Nigerian Banks’ Killer App – SANEF

Nigerian Banks’ Killer App – SANEF

There is no debate: the most innovative sector in the Nigerian economy is banking. And the Bankers Committee is legendary for what it has achieved in our nation. Why this praise? From BVN (Bank Verification Number) to NIBSS (Nigeria Inter-Bank Settlement Systems), the banks have continued to improve their sector, innovating at scale. Yes, if something is missing, they plan and fix that thing by pooling their resources together.

The latest one is a killer “app” designed to mute most fintech competitors while advancing financial inclusion in the nation: Shared Agent Network Expansion Facility (SANEF) is a big deal.

The nation’s banking sector is taking another big leap and responsibility with the Shared Agent Network Expansion Facility (SANEF), as it pursues the realisation of a plan that wholly reflects commitments to achieving the 80 per cent target on financial inclusion, in about 28 months from now.

SANEF, which difference lies with the fact that it is driven, wholly by banks, devoid of any government’s financial interventions, is a scheme that has already brought the lenders to another unanimous position and strong belief in mutually beneficial goal. But mostly, it is part of the industry’s contribution to the national project- Financial System Strategy 2020 (FSS 2020).

This is coming after the bankers, under the aegis of the Bankers Committee, in December 2015, agreed to pool together, five per cent of their respective profit after tax to pursue equity participation in small businesses and lending at single interest rate.SANEF is a project ratified by the Central Bank of Nigeria, owned by Deposit Money Banks, supported by the Nigeria Inter-Bank Settlement Systems (NIBSS), licensed Mobile Money Operators (MMOs) and the Shared Agents, with the primary objective of accelerating financial inclusion in Nigeria, through a renewed agent network arrangement

This is my prediction: Nigerian banks would seek for a mobile license and do mobile money in their own terms. South African banks have been getting the (virtual) mobile operating licenses; Nigerian banks would join the party as one bloc. When that happens, using any bank web service will come at zero mobile browsing credit. As always, they would not do this directly – they would hold equity in a new entity and with that overcome all regulatory issues from NCC (Nigerian Communications Commission), the telecom regulator.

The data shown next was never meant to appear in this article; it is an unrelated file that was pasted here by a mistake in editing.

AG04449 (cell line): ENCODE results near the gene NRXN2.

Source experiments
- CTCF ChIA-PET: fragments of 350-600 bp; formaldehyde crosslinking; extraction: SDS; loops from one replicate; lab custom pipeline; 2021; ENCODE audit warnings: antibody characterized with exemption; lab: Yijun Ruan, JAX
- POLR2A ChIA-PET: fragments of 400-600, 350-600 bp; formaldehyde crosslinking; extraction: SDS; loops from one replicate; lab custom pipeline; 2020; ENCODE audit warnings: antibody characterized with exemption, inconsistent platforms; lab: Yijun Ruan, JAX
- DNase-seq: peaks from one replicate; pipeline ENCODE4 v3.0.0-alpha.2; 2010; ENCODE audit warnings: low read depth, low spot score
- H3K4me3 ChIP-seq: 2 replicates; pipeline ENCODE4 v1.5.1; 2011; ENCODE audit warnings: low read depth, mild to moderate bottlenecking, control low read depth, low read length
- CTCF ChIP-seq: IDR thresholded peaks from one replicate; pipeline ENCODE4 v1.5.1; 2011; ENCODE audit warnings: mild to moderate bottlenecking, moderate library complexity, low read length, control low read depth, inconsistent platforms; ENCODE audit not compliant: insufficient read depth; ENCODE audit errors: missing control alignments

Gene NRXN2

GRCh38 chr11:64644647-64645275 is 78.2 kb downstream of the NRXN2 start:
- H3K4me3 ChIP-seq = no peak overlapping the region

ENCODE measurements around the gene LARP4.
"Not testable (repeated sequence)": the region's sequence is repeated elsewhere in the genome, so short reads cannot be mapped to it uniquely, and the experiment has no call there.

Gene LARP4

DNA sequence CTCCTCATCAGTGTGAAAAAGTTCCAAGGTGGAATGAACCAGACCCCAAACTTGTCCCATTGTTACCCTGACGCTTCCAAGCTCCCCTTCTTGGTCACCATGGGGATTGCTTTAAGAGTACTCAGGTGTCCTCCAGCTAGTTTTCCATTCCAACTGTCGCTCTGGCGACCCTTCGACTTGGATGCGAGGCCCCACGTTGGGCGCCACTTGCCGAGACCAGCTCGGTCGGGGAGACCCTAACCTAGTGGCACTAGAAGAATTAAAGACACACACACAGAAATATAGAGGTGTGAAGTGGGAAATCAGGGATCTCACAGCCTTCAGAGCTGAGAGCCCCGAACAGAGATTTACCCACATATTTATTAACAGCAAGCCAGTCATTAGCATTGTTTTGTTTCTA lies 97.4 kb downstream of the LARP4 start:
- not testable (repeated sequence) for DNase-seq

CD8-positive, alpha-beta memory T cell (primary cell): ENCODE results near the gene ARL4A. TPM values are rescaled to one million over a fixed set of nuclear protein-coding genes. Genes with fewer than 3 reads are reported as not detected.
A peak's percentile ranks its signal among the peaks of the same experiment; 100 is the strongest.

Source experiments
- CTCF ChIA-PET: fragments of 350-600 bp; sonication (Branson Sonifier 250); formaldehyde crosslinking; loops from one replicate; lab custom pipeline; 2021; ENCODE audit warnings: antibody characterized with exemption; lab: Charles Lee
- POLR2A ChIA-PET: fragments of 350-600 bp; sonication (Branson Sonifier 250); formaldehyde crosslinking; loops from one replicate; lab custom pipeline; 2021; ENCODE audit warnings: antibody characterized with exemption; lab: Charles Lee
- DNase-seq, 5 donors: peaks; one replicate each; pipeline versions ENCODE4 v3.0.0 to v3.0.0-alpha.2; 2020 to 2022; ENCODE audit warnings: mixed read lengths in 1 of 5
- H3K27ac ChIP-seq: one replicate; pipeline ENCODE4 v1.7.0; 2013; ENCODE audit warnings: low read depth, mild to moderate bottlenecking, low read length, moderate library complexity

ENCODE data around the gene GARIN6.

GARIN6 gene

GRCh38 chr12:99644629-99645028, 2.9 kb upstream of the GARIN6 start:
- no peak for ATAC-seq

The green kiosk is not the great stuff here; the innovation is the fact that one agent can serve for all banks. The kiosks will fade but the vision of shared agent would move into an app. That is why I have tilled this piece “Killer App” because SANEF App would be valuable.

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Winning the battle is always different from winning the war, especially in the age of disruptions; because you can still be disrupted, after disrupting someone. And for some of us who understand these battles, there’s nothing like a victory lap, just start readying for the next battle once you finish one.

Obviously the banking sector is a cut above the rest, a case in point is the success of BVN, when compared with the mess we called SIM card registration. Till today, many active phone lines cannot be traced to the identities therein. Let’s not even mention NIN and all our money sucking undertakings.

Until we realise that government cannot successfully drive any policy, except private players take over, then we can moderate our expectations from anything being implemented by government; always ineffective and inefficient.

With SANEF, the banks have essentially democratised financial services, and at the same time – becoming the super aggregators, welcoming others to just come in and have a small cut. Dogs can be giving births here and there, but when an elephant decides to give one, everyone stands still and watch.

It’s a big party, more jobs for the boys and girls all over the country.
After the reggae, play the blues

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